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(E) On this day, August 2nd
By Nenad N. Bach | Published  08/2/2004 | History | Unrated
(E) On this day, August 2nd

 

On this day
02aug04

1993 – Serb gunners sink part of a vital bridge severing the only land link between the southern Dalmatian coast and the rest ofCroatia.

1100 – King William II of England, son of William the Conqueror, is killed by an arrow while hunting in the New Forest.
1552 – The Treaty of Passau gives religious freedom to Lutherans in Germany.
1589 – France's King Henry III is assassinated at St Cloud by Jacques Clement, a Jacobin monk.
1718 – Quadruple Alliance is formed by Britain, the Netherlands, France and the Holy Roman Empire against an aggressive policy pursued by Spain.
1788 – Death of Thomas Gainsborough, English portrait and landscape artist.
1802 – Napoleon Bonaparte of France is declared Consul for Life, giving him power to name his successor.
1830 – France's King Charles X abdicates after three days of an uprising in Paris.
1858 – British Parliament passes the India Bill, transferring the government of India to the Crown from the East India Company.
1865 – Alice's Adventures in Wonderland is published in England.
1876 – Wild Bill Hickok, US marshal and one of the most colourful figures of the Wild West, is killed in a saloon.
1903 – Macedonians take arms to free themselves from Turkish rule. The rebellion is crushed in 11 days.
1914 – Germany occupies Luxembourg and sends an ultimatum to Belgium to allow passage of its troops across its territory.
1921 – Death of Enrico Caruso, Italian operatic tenor.
1922 – Death of Alexander Graham Bell, Scottish inventor of the telephone in 1876.
1923 – Death of Warren G Harding, 29th US president on his return to San Francisco from a trip to Alaska.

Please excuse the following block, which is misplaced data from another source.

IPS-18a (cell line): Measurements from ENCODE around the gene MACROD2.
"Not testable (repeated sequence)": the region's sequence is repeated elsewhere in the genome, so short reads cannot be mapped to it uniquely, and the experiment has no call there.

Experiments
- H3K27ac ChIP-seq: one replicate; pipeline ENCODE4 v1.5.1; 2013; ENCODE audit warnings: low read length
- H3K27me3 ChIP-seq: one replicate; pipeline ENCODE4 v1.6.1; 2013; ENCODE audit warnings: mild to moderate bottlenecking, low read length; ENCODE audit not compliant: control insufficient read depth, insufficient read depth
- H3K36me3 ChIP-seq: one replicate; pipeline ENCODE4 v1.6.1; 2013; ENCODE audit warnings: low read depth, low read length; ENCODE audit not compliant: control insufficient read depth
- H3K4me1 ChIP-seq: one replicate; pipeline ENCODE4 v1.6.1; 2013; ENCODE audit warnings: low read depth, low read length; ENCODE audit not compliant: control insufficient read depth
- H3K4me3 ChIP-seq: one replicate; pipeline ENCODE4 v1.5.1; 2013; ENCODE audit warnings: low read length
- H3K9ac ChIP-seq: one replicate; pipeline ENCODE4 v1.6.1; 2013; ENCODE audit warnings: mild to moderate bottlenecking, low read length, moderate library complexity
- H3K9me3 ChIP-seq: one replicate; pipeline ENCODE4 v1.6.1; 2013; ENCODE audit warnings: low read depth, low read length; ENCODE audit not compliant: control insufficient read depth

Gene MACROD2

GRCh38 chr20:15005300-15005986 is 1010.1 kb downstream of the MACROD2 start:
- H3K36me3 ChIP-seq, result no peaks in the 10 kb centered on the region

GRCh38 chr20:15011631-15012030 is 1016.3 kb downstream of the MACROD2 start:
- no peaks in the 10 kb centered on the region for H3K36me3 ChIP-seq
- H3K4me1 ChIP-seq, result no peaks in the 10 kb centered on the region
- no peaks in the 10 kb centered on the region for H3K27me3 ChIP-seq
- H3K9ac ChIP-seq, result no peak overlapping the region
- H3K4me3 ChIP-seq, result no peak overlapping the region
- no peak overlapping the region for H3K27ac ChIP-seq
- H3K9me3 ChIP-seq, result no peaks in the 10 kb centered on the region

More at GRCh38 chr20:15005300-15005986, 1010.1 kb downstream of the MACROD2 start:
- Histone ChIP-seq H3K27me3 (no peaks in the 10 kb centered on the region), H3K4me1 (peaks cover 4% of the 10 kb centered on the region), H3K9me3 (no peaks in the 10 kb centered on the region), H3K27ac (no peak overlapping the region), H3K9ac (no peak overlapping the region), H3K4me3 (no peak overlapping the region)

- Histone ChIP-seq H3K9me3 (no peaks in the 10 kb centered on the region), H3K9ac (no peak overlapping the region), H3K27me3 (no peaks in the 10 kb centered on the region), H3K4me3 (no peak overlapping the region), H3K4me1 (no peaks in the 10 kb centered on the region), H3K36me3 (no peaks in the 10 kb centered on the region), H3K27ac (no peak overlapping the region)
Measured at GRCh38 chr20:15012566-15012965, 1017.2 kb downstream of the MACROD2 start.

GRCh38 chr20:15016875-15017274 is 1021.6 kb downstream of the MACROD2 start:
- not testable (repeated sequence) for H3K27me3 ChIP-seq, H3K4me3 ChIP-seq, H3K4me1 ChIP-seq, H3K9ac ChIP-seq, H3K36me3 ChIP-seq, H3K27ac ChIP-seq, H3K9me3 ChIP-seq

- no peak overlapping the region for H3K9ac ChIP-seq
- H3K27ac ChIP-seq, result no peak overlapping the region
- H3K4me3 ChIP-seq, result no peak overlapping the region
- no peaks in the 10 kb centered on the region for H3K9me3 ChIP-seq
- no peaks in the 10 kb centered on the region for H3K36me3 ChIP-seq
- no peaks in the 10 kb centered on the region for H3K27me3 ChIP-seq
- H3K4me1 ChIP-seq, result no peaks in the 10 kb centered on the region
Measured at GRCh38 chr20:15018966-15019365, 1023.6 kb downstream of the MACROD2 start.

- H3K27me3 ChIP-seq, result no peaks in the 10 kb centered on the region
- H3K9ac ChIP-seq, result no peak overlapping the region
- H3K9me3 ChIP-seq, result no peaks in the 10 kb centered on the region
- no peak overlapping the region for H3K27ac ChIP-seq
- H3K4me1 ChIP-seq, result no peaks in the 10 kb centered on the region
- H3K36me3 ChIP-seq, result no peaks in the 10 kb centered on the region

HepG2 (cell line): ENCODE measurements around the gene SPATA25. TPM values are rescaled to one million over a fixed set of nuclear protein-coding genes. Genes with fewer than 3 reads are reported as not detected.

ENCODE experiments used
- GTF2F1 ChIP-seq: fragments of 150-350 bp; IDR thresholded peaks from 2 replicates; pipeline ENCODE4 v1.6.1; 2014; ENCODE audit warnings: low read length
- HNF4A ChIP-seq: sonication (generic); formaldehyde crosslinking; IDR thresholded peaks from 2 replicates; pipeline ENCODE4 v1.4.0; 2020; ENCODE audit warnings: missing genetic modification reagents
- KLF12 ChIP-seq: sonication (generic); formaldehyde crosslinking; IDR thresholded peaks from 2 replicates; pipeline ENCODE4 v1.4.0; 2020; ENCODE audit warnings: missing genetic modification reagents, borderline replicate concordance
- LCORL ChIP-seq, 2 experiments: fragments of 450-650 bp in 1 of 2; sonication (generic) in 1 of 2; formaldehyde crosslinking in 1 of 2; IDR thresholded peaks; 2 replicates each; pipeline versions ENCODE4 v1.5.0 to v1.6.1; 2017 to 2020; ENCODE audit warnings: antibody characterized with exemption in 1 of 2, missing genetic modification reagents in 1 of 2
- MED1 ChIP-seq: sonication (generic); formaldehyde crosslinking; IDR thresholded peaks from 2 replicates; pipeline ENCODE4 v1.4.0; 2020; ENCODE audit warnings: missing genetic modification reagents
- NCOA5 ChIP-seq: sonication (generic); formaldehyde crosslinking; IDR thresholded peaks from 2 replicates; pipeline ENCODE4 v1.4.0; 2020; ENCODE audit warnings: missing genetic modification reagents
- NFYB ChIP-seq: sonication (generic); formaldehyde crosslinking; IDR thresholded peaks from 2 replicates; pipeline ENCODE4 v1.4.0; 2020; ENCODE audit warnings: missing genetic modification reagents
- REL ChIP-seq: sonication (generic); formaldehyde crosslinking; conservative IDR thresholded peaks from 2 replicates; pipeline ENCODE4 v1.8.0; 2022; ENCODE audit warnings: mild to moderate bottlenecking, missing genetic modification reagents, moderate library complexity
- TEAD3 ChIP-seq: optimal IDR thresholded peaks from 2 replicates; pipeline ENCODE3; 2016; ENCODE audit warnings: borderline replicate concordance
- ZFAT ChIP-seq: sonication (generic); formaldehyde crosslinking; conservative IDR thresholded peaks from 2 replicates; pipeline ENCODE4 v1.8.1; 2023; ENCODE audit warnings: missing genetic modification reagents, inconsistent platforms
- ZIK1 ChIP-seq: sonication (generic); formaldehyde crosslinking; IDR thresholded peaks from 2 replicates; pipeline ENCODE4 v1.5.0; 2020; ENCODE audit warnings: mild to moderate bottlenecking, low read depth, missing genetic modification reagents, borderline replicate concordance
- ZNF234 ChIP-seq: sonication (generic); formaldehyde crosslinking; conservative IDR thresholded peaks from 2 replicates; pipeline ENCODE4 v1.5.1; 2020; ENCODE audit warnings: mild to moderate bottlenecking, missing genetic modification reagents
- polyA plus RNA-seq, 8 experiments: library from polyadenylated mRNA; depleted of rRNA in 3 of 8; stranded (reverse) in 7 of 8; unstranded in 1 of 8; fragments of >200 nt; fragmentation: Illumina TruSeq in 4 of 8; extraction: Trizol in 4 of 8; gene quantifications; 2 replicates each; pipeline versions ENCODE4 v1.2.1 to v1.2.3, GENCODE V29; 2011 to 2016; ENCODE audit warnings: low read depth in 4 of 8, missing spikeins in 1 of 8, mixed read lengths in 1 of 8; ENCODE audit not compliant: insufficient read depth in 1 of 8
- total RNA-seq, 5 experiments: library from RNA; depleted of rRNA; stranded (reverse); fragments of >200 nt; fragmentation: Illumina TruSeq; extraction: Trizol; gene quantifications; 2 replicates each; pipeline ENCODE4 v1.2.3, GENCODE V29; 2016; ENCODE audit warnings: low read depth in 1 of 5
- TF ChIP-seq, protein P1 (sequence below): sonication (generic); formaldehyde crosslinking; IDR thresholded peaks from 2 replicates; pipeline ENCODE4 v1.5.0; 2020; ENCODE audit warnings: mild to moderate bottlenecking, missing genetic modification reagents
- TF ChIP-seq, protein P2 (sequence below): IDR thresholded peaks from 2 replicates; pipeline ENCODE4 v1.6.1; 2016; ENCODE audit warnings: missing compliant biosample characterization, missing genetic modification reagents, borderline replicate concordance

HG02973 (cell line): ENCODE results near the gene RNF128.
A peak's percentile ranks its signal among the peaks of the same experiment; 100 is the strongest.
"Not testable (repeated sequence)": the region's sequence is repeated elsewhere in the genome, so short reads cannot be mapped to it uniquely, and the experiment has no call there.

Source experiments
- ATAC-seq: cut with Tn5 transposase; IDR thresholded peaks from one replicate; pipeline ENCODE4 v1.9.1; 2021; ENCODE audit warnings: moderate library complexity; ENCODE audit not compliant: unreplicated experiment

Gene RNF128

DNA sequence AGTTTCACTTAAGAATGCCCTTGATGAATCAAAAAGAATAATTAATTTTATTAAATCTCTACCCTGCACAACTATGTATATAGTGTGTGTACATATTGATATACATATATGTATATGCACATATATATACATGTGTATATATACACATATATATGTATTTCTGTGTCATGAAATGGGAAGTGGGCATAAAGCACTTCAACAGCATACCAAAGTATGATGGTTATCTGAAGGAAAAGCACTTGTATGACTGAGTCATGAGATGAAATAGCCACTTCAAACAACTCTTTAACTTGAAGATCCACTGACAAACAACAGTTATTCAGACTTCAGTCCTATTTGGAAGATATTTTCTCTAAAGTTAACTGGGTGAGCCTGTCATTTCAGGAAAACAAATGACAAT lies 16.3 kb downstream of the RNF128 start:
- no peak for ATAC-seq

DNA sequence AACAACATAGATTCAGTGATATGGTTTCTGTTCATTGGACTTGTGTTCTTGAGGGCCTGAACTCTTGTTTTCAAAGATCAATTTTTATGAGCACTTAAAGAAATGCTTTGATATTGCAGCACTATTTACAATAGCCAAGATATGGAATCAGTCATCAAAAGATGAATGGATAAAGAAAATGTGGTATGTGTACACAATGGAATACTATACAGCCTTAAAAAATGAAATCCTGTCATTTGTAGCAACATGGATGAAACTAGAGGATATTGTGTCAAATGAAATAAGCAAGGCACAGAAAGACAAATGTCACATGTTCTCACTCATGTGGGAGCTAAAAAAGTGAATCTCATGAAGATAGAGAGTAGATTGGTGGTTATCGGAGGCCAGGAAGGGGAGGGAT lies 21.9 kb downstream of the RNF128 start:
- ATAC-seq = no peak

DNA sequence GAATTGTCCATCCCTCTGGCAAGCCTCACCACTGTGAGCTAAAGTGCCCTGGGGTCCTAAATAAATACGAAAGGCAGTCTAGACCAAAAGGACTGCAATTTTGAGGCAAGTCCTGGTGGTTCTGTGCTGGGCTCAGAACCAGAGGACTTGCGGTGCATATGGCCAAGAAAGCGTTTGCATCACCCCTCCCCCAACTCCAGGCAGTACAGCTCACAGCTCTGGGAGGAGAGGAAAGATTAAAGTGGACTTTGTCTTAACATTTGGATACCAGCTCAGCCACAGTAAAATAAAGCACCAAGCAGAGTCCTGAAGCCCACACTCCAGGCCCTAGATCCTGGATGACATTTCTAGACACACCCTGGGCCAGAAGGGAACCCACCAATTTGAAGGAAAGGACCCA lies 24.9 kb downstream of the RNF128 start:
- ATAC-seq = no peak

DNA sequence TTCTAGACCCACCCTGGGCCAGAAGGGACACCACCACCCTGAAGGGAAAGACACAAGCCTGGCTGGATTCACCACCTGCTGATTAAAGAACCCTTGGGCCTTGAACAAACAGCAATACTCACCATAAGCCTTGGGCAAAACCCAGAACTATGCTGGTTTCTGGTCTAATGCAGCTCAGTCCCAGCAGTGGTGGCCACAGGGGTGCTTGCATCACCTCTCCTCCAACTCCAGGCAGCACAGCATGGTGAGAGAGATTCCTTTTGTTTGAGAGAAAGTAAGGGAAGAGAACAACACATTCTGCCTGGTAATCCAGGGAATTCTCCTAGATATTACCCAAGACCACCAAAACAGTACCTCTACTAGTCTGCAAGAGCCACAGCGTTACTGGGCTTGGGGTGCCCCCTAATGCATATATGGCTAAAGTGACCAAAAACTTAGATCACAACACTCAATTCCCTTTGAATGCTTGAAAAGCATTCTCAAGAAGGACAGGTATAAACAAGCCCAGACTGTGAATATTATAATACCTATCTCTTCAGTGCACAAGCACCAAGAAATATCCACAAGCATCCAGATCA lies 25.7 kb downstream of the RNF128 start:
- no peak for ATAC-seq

1928 – Italy signs 20-year treaty of friendship with Ethiopia.
1934 – Germany's President Paul von Hindenburg dies aged 87, opening way for Adolf Hitler to become dictator.
1935 – Britain passes Government of India Act, which reforms governmental system, separates Burma and Aden from India, grants provincial governments, greater self-government and creates central legislature in New Delhi.
1936 – Death of Louis Bleriot, French aviator and the first to fly the English Channel.
1939 – Albert Einstein, concerned that Nazis are working on powerful bombs using uranium, writes to US President Roosevelt urging him to start an atomic project.
1940 – Hermann Goering, chief of the Luftwaffe, gives the Eagle Day directive to destroy British air power to pave the way for an invasion of Britain.
1943 – US Navy patrol torpedo boat, PT-109, commanded by Lieutenant John F Kennedy, sinks after being sheared in two by a Japanese destroyer off the Solomon Islands; Kennedy was credited with saving members of the crew.
1944 – Joseph P Kennedy, US navy pilot and elder brother of John F Kennedy, is killed when his plane explodes over the Belgian coast.
1945 – Potsdam conference ends with Truman, Stalin and Attlee in agreement on the demilitarisation and division of Germany.
1956 – Britain rejects request of Federation of Rhodesia and Nyasaland for status as separate state within British Commonwealth.
1963 – United States tells United Nations it will halt all sales of military equipment to South Africa because of apartheid.